Ruby Nicholl explores the parallels between the 1999 cult classic and its 16th century source material.
I can count on one hand the number of people I’ve encountered in my life that have expressed to me their love of Shakespeare’s plays. In fact, many of my friends and acquaintances would confirm that the only Shakespeare they have ever consumed is that of which they analysed in an English Classroom. Considering that Shakespeare is often perceived by readers, especially those in their teens, to be tedious and boring, it comes as no surprise that few movie goers would have realised that 10 Things I Hate About You is in fact a retelling of one of Shakespeare’s most famous plays, The Taming of the Shrew. They didn’t even change the names of many of the main characters, including the main protagonist,Kat, and her ever hopeful for love sister Bianca.
Once revealed that 10 Things I Hate About You is a modern adaptation of The Taming of the Shrew, it is easy to uncover the parallels in their stories which were at first hidden. Not only do the main characters share a name with their playwright counterparts – some of these names have been cleverly altered as not to stand out to a modern audience, such as Patrick Verona instead of Petruchio, from Verona – but the plotlines also closely follow each other with only a few notable differences. Although the changes to the plot lines are minor, they could represent a massive shift in society’s perception of women between the years of the play being produced and the movie.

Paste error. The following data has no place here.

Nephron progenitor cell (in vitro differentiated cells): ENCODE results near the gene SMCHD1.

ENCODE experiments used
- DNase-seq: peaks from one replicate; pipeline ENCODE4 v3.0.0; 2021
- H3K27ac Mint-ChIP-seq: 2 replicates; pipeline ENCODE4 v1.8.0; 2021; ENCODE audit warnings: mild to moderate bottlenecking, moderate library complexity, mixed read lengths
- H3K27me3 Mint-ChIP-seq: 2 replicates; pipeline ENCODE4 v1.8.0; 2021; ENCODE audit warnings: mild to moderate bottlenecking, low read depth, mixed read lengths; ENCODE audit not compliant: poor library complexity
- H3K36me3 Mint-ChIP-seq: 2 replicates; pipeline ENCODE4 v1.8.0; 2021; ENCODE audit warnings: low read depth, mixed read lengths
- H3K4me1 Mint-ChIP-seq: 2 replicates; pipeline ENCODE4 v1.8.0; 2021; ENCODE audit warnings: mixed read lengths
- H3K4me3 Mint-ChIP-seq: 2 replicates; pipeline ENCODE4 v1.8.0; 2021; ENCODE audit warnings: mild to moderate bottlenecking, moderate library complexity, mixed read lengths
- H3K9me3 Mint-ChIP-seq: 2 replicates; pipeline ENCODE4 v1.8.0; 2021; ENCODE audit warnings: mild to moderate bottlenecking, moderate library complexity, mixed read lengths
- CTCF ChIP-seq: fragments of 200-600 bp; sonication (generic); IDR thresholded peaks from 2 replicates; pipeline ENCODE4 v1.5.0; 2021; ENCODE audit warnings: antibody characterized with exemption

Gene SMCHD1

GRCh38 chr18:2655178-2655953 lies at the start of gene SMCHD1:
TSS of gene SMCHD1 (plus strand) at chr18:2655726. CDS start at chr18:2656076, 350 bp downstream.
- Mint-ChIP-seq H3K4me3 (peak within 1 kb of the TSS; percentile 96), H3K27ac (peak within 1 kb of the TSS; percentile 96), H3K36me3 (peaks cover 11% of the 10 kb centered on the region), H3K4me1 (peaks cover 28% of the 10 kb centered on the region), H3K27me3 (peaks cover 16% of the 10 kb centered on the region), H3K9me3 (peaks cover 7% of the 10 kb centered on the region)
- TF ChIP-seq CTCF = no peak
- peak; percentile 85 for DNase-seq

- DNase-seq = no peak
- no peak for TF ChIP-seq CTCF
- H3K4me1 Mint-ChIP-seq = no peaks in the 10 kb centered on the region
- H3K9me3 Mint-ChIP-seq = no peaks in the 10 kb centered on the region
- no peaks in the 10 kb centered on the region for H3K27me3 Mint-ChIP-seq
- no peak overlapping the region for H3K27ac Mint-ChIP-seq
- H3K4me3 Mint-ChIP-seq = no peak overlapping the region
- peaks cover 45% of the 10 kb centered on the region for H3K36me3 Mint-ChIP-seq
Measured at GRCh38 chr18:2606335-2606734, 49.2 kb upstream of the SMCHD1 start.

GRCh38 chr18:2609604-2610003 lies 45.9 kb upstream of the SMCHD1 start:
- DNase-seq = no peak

At the start of the play Katherine is shrewish, just as she is in the movie. Both stories suggest this to be something that does not attract male attention: to have a boyfriend or be a good wife, Katherine would have to change this about herself and become ‘obedient’. On the other hand, Bianca, who is not allowed to date until Katherine has a boyfriend/husband, is perceived as the ideal woman: pretty, poised, and mannered. These characteristics make her desirable in the eyes of the men in both the play and the movie, and consequently she has an array of suitors desiring to court her. Throughout the movie and play these men try to win Bianca by getting Katherine a boyfriend, removing the obstacle in their path to Bianca. They are finally successful when they meet Patrick/Petruchio, utilising his desire for money to persuade him to date/marry Katherine.
In the play Katherine marries Petruchio and he sets out to make her an obedient wife. He takes her to his home and proceeds to stop her from eating or sleeping. He then continues to ‘tame’ her by forcing her to agree with him that the sun is the moon, brainwashing her into believing everything he says. In the movie, Patrick becomes Kat’s boyfriend and takes her to the prom in order to receive a 300-dollar reward from Bianca’s love interest. However, while dating Kat he realises that he has genuine feelings for her, which she actually reciprocates in spite of her initial rejection of his romantic advances. Kat is unaware that Patrick has been bribed to date her. When this is revealed at the prom, the two are left angry and heartbroken. Following the prom, Kat reads aloud a poem for class, which happens to be a version of William Shakespeare’s Sonnet 141, ending with the memorable lines: “but mostly I hate the way I don’t hate you. Not even close, not even a little bit, not even at all.” After hearing this, Patrick uses the bribe money to buy her the guitar she has been wanting throughout the film, and confesses that he has fallen for her. This leads to them making up and sharing a romantic kiss in the parking lot of the school.